Former Murdoch exec Les Hinton to give evidence to Parliament
Les Hinton, a former top publishing executive at News Corp. and long-time friend of its chief executive, Rupert Murdoch, has been called by a committee of British Parliament to answer a fresh round of questions later this month about the phone hacking scandal.
Hinton served for a dozen years as the executive chairman of News Corp.'s British newspaper unit, News International, when the hacking allegedly occurred. He left in late 2007 to become chief executive of Dow Jones, publisher of the Wall Street Journal.
Three months ago, Hinton resigned, citing widening allegations of phone hacking by reporters for the now-shuttered London tabloid News of the World. He said that while he had no knowledge of any such misconduct, if true, it would have occurred during his tenure.
"I have watched with sorrow from New York as the News of the World story unfolded," Hinton said in a statement released in July. "The pain caused to innocent people is unimaginable. ... That I was ignorant of what apparently happened is irrelevent and in the circumstances I feel it is proper for me to resign from News Corp."
Hinton had told a committee of Parliament in March 2007 that he believed that Clive Goodman, the News of the World journalist jailed for phone hacking, was a rogue reporter who had acted alone. As new allegations surfaced in 2009 that the conduct may have been more pervasive, Hinton told the committee that he had never received any evidence "that suggested the conduct had spread beyond one journalist."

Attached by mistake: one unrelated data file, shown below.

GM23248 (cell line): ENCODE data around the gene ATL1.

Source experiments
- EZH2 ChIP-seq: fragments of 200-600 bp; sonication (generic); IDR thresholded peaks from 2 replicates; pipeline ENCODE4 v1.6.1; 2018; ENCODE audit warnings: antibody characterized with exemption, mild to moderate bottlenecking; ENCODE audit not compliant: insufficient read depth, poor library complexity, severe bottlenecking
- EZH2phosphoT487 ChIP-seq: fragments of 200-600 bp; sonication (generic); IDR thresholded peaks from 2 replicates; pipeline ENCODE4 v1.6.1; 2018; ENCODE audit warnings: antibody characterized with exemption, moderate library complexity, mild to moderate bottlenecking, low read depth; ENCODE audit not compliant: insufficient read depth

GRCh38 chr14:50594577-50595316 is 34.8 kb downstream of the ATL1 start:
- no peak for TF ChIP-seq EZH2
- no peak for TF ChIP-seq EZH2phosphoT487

The Parliamentary comittee on culture, media and sport will question Hinton for a third time about the phone hacking on Oct. 24, via videolink from the U.S., according to the U.K. newspaper the Guardian. Julian Pike, an attorney with News International's firm Farrer & Co., also will be questioned by the committee on Oct. 19, along with Mark Lewis, an attorney who represents phone hacking victims, the publication reports.
-- Dawn C. Chmielewski
Photo: Les Hinton, then CEO of Dow Jones & Co., in his New York office in 2008. Credit: Mark Lennihan / Associated Press